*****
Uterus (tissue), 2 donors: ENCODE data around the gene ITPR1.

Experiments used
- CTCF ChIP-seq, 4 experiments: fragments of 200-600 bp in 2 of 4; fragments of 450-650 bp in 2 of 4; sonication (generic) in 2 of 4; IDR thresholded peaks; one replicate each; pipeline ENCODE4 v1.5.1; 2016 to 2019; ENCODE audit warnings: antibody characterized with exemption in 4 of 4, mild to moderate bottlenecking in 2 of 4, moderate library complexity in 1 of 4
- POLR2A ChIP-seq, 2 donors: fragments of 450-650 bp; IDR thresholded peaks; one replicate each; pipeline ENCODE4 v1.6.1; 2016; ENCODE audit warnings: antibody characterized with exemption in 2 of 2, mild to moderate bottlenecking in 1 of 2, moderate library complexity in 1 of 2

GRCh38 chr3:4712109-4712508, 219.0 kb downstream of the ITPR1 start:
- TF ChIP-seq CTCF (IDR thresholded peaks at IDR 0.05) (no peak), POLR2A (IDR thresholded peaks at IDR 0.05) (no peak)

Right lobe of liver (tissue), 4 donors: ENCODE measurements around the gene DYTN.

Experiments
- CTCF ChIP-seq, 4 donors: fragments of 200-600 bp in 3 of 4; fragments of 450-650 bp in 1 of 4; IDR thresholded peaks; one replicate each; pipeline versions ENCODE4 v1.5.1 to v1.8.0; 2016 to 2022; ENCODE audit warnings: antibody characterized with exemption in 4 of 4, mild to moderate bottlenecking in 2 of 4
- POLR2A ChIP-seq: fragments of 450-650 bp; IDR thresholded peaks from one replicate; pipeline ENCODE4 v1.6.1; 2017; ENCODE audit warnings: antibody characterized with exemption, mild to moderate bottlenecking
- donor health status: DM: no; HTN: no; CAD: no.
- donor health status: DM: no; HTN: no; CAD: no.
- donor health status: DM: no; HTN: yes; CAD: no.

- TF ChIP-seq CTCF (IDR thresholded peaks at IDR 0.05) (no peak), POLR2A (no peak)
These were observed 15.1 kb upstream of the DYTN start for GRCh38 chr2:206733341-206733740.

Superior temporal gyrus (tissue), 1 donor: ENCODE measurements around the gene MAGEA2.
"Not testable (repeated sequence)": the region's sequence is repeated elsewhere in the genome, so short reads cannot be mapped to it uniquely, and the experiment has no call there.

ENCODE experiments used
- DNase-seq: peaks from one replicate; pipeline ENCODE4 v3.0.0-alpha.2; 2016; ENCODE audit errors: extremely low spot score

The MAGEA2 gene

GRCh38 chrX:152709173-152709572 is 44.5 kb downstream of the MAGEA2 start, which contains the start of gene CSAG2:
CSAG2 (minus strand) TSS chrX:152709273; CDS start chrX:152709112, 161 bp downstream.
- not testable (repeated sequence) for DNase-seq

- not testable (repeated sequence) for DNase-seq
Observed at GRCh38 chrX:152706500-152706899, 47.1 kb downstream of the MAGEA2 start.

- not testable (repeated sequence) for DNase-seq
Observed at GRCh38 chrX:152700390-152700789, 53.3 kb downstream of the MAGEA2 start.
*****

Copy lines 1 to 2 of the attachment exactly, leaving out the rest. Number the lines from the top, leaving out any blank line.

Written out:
Uterus (tissue), 2 donors: ENCODE data around the gene ITPR1.

Experiments used